Prefix Verbs Explained – “vorschlagen”

Hello everyone, 

and welcome to our German Word of the Day.
This time we will look at the meaning of:

vorschlagen

 

Now, if you’ve read a few entries of my (absolutely amazing and never ending) prefix verb series, you might mentally get ready for a bunch of wild, twisted meanings. But I have good news for you, because vorschlagen actually has only one meaning.
And this meaning is… drumroll…

to suggest

Suggest comes from the Latin suggerere. That is a combination of sub, which expresses the idea of under and the old Latin gerere which was about carrying, bringing and which is for instance the origin of gesture.  The original sense of suggerere was pretty broad but “laying down” and idea was part of it, and that made its way into many European languages as to suggest. German, too, has its own version suggerieren, but this one is somewhat of a false friend because suggerieren is a very subliminal way of manipulating someone into thinking something. Like, you plant a seed without the person noticing.
Anyway, now let’s get to vorschlagen and I am sure some of you know that schlagen is the German word for to beat, to punch.
So yes… the German word for to suggest basically is “to slap in front”. Like… boom, here’s my idea.  Think of a Germanic tribesman slamming his horn of beer on the table “Folks… let’s do some calligraphy!”
Meh… not sure if that’s what they’d suggested, but you get the idea :)

  • Der Chef schlägt eine Pause vor.
  • The boss suggests a break.
  • Ich schlage vor, zu laufen, weil der Bus eh erst in 20 Minuten kommt.
  • I suggest to walk, cause the bus won’t come until in 20 minutes anyway.
  • Ich habe vorgeschlagen, dass wir uns um 10 vor der Bar treffen.
  • I suggest that we meet at 10 in front of the bar.

It is not important what you suggest, even if it’s a massage with feather to your crush… in German, you’ll “smash it in front” of them.

Now let’s look at these examples again, through the lense of grammar (yawning increases). We can see, that vorschlagen works with things (first sentence), actions (second sentence) and fully grown sentences (third sentence). The suggestion has the role of a direct object, so if it’s a think, like in the first sentence, then it’ll be in Accusative.
The person to whom you suggest something is the indirect object, so that’ll be in Dative. There’s actually no example for that yet, so here you go…

  • Ich habe dir das letzte Woche vorgeschlagen.
  • I suggested that to you last week.

The first example shows you that schlagen is one of those verbs with a changing vowel for du and er, and the third example also shows the spoken past. It is built with haben and the ge-form vorgeschlagen. If you want to sound funny, you can use the real past in spoken language the stem is schlug.

  • Was schlugst du vor?
  • What did you suggest?

Yeah, that really sounds stupid… anyway.
The corresponding noun to vorschlagen is der Vorschlag, the plural of which is die Vorschläge.

  • Maria fand meinen Vorschlag nicht so gut.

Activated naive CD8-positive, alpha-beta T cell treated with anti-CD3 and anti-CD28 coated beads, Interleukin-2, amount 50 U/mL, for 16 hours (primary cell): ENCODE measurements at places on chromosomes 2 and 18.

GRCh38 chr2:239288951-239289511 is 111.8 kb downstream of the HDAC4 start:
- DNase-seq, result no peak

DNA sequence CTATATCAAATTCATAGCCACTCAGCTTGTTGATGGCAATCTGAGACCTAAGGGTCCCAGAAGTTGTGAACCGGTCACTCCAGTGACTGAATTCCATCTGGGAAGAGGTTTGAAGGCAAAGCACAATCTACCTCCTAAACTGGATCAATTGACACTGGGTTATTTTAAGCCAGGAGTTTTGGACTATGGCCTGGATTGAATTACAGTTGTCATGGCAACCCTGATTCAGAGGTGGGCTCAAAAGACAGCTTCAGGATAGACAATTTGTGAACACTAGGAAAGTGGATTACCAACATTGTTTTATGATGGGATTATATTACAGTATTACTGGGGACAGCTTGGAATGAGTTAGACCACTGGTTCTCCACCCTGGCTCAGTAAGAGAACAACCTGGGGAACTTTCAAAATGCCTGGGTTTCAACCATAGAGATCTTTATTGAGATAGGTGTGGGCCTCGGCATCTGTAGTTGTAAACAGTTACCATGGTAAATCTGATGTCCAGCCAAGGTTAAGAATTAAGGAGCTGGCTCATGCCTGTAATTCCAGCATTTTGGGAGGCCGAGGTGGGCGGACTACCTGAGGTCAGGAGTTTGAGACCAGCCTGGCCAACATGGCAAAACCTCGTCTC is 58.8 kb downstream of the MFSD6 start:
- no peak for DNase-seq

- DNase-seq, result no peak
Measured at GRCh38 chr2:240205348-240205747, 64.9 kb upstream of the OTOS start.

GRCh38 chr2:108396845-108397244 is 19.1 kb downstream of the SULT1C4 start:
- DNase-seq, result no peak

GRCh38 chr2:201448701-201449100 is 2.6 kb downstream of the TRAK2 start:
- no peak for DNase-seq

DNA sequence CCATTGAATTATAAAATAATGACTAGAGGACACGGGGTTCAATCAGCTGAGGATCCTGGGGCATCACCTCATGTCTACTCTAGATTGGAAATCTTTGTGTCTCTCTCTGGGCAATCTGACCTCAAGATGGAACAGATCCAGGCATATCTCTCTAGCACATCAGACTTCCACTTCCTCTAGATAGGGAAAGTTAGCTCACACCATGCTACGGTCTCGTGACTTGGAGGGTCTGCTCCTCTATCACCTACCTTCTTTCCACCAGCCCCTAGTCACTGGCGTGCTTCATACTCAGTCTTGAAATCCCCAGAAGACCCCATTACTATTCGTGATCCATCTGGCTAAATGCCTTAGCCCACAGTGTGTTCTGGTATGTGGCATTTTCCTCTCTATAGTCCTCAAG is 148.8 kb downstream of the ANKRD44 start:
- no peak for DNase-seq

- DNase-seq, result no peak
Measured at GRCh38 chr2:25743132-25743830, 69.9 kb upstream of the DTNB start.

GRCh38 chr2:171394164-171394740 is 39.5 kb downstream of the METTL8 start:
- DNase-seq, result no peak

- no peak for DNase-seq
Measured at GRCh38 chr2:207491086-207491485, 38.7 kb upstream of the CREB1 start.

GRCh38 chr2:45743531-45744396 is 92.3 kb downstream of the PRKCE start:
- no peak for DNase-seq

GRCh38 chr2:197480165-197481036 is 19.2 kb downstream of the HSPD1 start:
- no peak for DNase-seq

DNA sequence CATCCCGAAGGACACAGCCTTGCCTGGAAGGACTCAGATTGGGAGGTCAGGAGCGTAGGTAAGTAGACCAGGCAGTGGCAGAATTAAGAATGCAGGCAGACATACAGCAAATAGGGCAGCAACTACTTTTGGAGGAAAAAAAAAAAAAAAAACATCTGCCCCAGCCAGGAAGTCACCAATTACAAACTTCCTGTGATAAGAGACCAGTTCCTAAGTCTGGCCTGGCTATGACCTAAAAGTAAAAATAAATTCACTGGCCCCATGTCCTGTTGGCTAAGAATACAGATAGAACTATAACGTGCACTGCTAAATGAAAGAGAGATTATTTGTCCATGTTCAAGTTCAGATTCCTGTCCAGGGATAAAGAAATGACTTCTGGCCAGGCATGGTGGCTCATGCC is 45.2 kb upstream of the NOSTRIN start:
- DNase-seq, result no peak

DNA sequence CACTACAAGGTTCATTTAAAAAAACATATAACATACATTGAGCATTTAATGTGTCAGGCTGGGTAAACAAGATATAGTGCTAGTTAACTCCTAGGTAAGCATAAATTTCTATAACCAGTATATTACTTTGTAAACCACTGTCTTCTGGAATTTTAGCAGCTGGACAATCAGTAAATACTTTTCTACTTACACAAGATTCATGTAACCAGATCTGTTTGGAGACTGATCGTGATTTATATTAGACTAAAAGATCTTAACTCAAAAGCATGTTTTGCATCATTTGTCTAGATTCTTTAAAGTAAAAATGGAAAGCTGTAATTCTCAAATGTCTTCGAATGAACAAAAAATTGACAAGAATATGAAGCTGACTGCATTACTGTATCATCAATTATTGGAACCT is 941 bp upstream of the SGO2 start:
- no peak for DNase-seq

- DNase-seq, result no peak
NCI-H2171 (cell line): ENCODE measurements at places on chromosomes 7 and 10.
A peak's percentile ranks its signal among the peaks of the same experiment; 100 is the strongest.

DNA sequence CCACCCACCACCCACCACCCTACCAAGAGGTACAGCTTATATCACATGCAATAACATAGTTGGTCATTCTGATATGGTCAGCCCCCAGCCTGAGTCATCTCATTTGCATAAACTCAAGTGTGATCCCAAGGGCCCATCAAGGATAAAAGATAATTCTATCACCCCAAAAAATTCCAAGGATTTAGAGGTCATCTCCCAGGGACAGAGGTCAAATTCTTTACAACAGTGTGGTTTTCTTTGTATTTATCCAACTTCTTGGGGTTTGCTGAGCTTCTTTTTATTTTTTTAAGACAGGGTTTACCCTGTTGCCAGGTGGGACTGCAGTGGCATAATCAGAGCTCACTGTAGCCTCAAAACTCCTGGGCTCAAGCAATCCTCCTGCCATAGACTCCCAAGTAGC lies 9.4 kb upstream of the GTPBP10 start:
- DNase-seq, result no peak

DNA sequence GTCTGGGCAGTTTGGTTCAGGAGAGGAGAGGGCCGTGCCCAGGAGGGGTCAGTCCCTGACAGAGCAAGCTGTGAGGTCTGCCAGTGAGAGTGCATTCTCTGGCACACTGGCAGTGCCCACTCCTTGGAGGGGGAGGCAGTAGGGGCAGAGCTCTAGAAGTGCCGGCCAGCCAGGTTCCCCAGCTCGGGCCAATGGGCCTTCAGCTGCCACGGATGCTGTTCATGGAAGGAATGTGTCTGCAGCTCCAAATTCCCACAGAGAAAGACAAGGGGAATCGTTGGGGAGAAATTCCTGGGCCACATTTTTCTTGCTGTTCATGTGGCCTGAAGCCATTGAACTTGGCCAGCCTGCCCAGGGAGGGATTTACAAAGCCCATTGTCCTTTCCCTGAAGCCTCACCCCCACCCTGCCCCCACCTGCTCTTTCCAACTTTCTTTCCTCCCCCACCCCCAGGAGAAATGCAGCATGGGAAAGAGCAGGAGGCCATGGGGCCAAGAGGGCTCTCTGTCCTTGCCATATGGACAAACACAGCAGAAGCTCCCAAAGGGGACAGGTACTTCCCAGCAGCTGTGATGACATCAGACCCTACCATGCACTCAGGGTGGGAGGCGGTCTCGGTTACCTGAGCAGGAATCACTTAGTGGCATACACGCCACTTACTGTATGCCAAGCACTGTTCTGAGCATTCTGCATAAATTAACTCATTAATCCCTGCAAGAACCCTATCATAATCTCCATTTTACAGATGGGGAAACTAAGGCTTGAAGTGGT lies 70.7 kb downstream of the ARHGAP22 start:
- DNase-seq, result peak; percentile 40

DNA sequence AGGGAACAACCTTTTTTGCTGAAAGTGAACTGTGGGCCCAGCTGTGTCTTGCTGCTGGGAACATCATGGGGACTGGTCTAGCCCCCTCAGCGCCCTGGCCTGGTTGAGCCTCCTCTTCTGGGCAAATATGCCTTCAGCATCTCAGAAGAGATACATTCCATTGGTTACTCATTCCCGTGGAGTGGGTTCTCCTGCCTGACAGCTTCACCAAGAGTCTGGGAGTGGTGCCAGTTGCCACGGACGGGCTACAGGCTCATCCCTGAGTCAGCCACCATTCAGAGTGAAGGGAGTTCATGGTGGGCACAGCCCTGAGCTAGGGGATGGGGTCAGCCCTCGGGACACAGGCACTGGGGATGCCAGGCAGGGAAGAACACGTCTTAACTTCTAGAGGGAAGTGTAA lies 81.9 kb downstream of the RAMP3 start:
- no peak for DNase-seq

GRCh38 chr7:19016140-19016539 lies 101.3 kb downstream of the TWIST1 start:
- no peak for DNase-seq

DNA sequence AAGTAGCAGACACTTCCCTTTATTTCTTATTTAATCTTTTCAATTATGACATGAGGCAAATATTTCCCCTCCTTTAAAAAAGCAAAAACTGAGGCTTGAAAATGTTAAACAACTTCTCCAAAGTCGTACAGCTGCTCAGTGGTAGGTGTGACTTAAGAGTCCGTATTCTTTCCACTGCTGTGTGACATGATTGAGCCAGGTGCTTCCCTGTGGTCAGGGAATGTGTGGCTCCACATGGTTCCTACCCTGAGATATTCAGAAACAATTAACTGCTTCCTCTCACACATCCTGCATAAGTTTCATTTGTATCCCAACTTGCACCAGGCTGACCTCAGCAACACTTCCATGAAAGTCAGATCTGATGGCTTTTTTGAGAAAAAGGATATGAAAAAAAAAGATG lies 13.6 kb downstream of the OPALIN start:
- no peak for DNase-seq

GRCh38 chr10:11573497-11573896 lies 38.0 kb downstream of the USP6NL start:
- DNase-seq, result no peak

• Maria didn’t like my suggestion that much.

And to wrap this up, I wanna talk to you about the second meaning vorschlagen could have if it weren’t for one sad fact of nature….

So imagine you are planning to make a fancy cake that afternoon but you kind of feel like you should prepare something already in the morning. You have not done your groceries yet so all you have for your cake is cream. Now cream is treated badly in England and Germany… maybe because some health fanatics managed to suggerieren to people that cream makes one fat (note the correct use of the German suggerieren )… so anyway, cream has to pay for its calories. In English speaking countries it gets whipped all the time, and in Germany we prefer the dull way… we beat it. So you want to prepare something for your afternoon-baking and all you have is cream, you could whip that in advance … pre-whip it if you will and that would be in German:

  • Die Sahne vorschlagen.

But sadly sadly the freaking cream won’t stay stiff so it makes no sense to whip it in advance.
And if you’re now like… “Wait, I feel lik I just wasted 30 seconds of my time thinking about this.” then you#re totally right :). Why not waste some more by leaving a comment – I think vorschlagen is pretty clear, but you could try out some examples, or just let us know how your day went today. Mine was okay-ish, though I have a sour throat and it’s like the 10th time I’m worried of having Covid since this whole mess started.
Anyway, that’s it for today. Hope you enjoyed it, have a great week and see you next time. 

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shucaomo
shucaomo
5 months ago

Ich schlage dir vor, Covid Testen zu kaufen. Wann du Angst hast, kannst du immer selber zuhause Test zu machen. Ich hoffe, dass du gesund bleibst.

Margaret
Margaret
6 years ago

Ich spreche nur etwas Deutsch, aber einige wichtige Worte kenne ich, zum Beispiel, “Schlagsahne.” Gleich denke ich, kann Mann nicht “Ich schlage die Schlagsane vor?” sage?

Barratt
Barratt
6 years ago

Ich habe eine Frage über der Übersetzung von “suggest”. Ich glaube “suggest” heißt beide vorschlagen und suggerieren, aber hat vielleicht auch andere Bedeutungen. Ich glaube vorschlagen ist nur die richtige Übersetzung, wenn man “suggest” mit “propose” ersetzen kann. z.B.